Quebec train disaster was waiting to happen

In North America’s worst rail disaster since 1989, a train carrying fracked oil from North Dakota exploded in the small lakeside town of Lac-Mégantic, Quebec, on July 6. More than 50 people were killed. Many questions remain unanswered — not least of which is why corporations see their profits from the export of crude oil as more important than human life.

Fracking for oil in North Dakota is the latest expansion of the process known as hydraulic fracturing — fracking — that has laid waste to vast areas of Pennsylvania, Ohio, West Virginia, Texas, Oklahoma and other U.S. states for the benefit of natural gas and oil company profits. The residents of Lac-Mégantic are the latest victims.

The Montreal, Maine and Atlantic Railway, a subsidiary of Chicago-based Rail World Inc., owns nearly 500 miles of track through Maine, Vermont, Quebec and New Brunswick. Last year, the company got a government go-ahead to operate with just one engineer aboard its trains.

On July 5, a train owned by MMAR with 72 cars carrying 50,000 barrels of crude oil parked in Nantes, Quebec, seven miles west of Lac-Mégantic. The engineer set 11 hand brakes on the train and left for the night, adhering to company policy that left the train unattended.

A short time later, a fire broke out on the train and firefighters responded, dousing the blaze and turning off the train’s engine, which had been left running to ensure the air brakes had enough pressure.

Left on a 1.2 percent grade — relatively steep in railroad terms — the unattended train barreled downhill. Cars derailed in Lac-Mégantic, igniting a fire and a series of major explosions that destroyed a significant portion of the center of this small town. A third of the town’s 6,000 residents were evacuated from their homes.

The Musi-Café, a popular downtown bar near the epicenter of the blast, was crowded with people when the explosion took place. Area conditions were so hazardous that it took six days for emergency crews to finally reach this location to search for human remains.

Corporate crime scene

The rail company CEO, Ed Burkhardt, who finally visited the site several days after the accident, was met by enraged residents demanding answers. He was quick to blame the engineer, but admitted that company policy was to leave trains unattended once the brakes were set. Burkhardt also stated that the train line lacked a signal system that would have warned a dispatcher of a runaway train, and that the train’s automatic braking system for runaways — “dead man switches” — only work when the train’s engines are running. (Reuters, July 10)

Guy Farrell, deputy director of the Quebec steelworkers’ union, Syndicat des Métallos, blamed the incident on inadequate regulations to keep rail companies like MMA in check. Farrell warned of the danger of living near railroad tracks and called for tighter regulations. (AP, July 11)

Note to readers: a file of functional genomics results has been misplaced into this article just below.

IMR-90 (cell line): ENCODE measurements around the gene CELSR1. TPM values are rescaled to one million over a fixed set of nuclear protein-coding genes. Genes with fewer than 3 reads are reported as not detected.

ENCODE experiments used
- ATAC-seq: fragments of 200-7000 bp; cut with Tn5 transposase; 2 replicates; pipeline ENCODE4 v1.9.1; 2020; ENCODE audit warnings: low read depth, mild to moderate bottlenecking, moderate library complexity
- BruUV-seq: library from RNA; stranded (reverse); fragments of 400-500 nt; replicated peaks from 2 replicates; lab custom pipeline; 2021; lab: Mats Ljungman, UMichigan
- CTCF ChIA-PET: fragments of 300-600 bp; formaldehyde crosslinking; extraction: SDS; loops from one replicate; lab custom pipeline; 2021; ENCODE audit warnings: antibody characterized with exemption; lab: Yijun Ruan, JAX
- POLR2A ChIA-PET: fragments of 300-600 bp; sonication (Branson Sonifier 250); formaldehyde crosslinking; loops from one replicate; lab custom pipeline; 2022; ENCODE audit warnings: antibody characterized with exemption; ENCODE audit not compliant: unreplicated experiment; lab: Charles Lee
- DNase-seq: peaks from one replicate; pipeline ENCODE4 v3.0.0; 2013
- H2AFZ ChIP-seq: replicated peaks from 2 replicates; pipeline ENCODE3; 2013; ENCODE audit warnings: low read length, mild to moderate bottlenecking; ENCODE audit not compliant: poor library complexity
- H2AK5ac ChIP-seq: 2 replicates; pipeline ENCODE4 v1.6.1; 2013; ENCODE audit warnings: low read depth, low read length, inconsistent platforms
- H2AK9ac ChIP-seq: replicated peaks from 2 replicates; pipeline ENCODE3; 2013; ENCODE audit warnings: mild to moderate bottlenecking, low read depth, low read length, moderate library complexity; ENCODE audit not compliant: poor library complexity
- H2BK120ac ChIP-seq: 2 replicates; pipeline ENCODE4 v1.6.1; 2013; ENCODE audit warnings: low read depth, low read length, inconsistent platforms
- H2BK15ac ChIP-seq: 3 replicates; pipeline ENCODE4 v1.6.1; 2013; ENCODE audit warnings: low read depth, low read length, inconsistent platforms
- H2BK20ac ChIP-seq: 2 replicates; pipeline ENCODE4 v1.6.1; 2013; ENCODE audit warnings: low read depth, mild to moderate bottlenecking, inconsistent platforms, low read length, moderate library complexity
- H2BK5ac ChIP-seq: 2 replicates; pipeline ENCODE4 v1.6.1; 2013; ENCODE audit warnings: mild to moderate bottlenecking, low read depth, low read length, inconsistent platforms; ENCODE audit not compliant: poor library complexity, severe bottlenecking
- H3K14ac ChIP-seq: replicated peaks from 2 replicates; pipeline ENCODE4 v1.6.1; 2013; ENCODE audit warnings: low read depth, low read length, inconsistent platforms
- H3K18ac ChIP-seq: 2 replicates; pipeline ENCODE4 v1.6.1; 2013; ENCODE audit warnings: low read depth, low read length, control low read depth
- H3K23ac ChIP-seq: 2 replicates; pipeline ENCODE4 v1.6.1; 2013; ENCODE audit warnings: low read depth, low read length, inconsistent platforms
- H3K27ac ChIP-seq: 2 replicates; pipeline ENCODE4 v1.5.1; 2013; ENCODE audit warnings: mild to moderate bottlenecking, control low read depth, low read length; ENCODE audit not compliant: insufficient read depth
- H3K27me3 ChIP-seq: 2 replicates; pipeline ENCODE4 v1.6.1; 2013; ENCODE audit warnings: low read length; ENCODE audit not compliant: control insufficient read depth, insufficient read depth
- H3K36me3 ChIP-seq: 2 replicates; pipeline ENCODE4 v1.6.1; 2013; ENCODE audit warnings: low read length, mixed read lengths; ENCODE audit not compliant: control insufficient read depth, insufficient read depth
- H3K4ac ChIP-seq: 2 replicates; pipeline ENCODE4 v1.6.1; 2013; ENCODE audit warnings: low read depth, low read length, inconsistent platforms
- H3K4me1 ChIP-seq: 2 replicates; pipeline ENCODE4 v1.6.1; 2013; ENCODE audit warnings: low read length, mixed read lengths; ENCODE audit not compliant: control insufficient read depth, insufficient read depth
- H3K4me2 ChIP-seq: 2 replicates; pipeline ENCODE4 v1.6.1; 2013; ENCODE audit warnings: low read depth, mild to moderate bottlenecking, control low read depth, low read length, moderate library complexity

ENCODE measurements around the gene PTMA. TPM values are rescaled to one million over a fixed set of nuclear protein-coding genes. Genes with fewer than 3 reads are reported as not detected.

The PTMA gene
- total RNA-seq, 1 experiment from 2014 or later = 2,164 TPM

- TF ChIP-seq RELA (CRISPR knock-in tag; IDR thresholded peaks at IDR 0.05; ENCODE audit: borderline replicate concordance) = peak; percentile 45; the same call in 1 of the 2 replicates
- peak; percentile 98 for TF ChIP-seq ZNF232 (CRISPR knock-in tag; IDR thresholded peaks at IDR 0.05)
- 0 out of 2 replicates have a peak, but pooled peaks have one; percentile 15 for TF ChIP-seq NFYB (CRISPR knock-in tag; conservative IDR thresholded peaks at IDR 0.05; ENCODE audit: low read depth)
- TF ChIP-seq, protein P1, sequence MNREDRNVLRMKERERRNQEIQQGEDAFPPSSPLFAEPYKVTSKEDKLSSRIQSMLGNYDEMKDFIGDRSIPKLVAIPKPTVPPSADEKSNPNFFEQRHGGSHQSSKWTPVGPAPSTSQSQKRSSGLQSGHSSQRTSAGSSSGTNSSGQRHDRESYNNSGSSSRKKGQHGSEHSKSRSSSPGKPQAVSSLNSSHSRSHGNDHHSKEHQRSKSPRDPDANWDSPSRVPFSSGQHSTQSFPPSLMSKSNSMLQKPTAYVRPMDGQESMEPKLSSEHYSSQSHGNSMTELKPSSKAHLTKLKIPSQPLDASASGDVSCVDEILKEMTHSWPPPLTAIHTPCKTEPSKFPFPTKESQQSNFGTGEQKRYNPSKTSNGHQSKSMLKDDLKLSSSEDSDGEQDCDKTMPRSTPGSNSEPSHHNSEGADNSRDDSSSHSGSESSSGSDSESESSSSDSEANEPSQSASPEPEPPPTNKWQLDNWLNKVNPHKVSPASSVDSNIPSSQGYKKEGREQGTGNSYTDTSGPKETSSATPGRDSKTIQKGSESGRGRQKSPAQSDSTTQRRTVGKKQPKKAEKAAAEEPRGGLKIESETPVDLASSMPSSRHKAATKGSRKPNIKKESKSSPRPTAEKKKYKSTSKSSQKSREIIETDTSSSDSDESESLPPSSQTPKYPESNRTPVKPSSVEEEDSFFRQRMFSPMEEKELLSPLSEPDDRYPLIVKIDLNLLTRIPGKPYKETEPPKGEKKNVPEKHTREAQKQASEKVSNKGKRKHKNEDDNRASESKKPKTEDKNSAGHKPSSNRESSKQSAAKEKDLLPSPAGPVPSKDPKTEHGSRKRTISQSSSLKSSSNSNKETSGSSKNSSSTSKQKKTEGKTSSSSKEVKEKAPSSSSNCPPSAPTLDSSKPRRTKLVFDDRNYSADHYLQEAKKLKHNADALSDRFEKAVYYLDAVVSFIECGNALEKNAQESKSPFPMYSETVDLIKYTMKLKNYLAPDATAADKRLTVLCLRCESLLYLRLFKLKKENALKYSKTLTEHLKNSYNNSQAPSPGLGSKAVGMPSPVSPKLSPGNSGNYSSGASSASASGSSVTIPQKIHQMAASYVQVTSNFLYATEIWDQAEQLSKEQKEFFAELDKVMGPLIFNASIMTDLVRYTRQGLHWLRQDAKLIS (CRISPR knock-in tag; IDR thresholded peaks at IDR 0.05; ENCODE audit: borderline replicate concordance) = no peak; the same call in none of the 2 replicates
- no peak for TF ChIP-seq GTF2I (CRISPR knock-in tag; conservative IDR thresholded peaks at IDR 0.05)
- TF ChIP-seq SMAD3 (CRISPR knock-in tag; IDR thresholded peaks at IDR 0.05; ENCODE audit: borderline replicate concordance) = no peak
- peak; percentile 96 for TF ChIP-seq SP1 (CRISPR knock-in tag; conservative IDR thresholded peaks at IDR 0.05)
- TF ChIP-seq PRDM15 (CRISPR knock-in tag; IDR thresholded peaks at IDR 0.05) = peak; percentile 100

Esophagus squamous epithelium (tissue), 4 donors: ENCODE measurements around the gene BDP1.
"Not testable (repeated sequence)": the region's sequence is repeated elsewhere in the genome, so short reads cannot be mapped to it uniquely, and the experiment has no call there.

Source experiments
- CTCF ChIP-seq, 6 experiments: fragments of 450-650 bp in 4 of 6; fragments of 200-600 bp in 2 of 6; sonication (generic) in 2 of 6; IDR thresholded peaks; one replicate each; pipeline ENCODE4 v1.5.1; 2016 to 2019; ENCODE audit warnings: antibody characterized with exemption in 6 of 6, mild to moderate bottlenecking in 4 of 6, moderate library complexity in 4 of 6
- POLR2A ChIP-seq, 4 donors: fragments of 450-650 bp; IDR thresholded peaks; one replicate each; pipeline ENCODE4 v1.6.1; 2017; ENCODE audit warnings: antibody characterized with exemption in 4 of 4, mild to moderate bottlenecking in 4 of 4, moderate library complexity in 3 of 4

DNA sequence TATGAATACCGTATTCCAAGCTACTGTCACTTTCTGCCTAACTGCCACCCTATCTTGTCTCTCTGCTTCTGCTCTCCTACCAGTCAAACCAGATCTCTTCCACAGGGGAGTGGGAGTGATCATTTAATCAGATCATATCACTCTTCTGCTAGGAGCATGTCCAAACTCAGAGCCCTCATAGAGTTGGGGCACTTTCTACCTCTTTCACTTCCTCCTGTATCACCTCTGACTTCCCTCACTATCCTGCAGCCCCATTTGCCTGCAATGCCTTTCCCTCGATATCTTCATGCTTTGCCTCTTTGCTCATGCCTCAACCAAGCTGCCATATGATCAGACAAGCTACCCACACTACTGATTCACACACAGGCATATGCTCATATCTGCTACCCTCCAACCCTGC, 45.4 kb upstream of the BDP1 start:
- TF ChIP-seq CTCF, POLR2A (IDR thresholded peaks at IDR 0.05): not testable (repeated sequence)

Five years ago, a train loaded with crude oil would not have run through Lac-Mégantic. But today, natural gas and oil companies’ push to extract unconventional energy, including tar sands crude, has led to a 260-fold increase in crude oil rail use — from 500 carloads annually in 2009 to 140,000 carloads this year.

Adding to the potential for rail disasters, the Canadian government cut annual funding for railroad regulatory oversight by 30 percent while adopting a policy of allowing rail companies to regulate themselves. The Lac-Mégantic disaster was the seventh case of a runaway train in Canada since 2006. Most involved brake system problems.

Both the Transportation Safety Board of Canada and the U.S. National Transportation Safety Board have raised concerns over the strength of the DOT-111 cylindrical tanker cars that carry crude. They call for tougher standards in light of the rapid expansion of crude-oil rail transport.

The problems may only get worse. Construction of a 1,440-mile rail line to ship millions of barrels of tar sands oil from Alberta to Alaska is in the works by a group of Canadian businessmen hoping to circumvent public opposition to pipelines.

In true capitalist fashion, supporters of the expansion of the Keystone XL pipeline to carry Alberta tar sands to Texas refineries are using the Lac-Mégantic disaster to bolster their arguments against any further delay of its completion. Yet even though the XL pipeline remains on the back burner, significant crude-oil spills from existing pipelines occur on a regular basis. On March 29, the Pegasus pipeline owned by ExxonMobil ruptured, spilling thousands of barrels of tar sands crude in the central Arkansas city of Mayflower.

However, opposition to pipelines and rail transport of fracked gas and oil has been growing. Even two weeks before the Lac-Mégantic disaster, six members of the environmental group 350 Maine were arrested in Fairfield, Maine, for blocking an MMAR train carrying fracked oil to a New Brunswick refinery.

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